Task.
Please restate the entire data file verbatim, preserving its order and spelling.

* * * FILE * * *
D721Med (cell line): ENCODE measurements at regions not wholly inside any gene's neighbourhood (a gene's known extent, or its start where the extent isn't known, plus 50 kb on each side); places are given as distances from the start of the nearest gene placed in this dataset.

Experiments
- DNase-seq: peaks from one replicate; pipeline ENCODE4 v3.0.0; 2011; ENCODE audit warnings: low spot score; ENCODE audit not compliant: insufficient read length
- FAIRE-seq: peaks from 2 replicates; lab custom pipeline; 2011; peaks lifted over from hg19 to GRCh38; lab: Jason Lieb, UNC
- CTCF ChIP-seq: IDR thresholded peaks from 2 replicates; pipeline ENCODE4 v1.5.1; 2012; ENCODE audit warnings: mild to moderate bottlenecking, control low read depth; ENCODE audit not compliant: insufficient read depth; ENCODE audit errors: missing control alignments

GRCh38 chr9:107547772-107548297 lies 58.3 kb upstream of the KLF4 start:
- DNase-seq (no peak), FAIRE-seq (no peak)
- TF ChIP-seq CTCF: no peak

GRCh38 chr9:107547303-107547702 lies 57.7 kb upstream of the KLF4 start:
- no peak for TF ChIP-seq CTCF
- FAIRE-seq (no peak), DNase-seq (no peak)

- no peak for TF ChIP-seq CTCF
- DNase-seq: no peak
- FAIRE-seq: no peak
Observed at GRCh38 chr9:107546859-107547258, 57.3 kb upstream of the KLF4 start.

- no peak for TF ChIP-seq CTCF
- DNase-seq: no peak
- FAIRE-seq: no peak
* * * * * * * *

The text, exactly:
D721Med (cell line): ENCODE measurements at regions not wholly inside any gene's neighbourhood (a gene's known extent, or its start where the extent isn't known, plus 50 kb on each side); places are given as distances from the start of the nearest gene placed in this dataset.

Experiments
- DNase-seq: peaks from one replicate; pipeline ENCODE4 v3.0.0; 2011; ENCODE audit warnings: low spot score; ENCODE audit not compliant: insufficient read length
- FAIRE-seq: peaks from 2 replicates; lab custom pipeline; 2011; peaks lifted over from hg19 to GRCh38; lab: Jason Lieb, UNC
- CTCF ChIP-seq: IDR thresholded peaks from 2 replicates; pipeline ENCODE4 v1.5.1; 2012; ENCODE audit warnings: mild to moderate bottlenecking, control low read depth; ENCODE audit not compliant: insufficient read depth; ENCODE audit errors: missing control alignments

GRCh38 chr9:107547772-107548297 lies 58.3 kb upstream of the KLF4 start:
- DNase-seq (no peak), FAIRE-seq (no peak)
- TF ChIP-seq CTCF: no peak

GRCh38 chr9:107547303-107547702 lies 57.7 kb upstream of the KLF4 start:
- no peak for TF ChIP-seq CTCF
- FAIRE-seq (no peak), DNase-seq (no peak)

- no peak for TF ChIP-seq CTCF
- DNase-seq: no peak
- FAIRE-seq: no peak
Observed at GRCh38 chr9:107546859-107547258, 57.3 kb upstream of the KLF4 start.

- no peak for TF ChIP-seq CTCF
- DNase-seq: no peak
- FAIRE-seq: no peak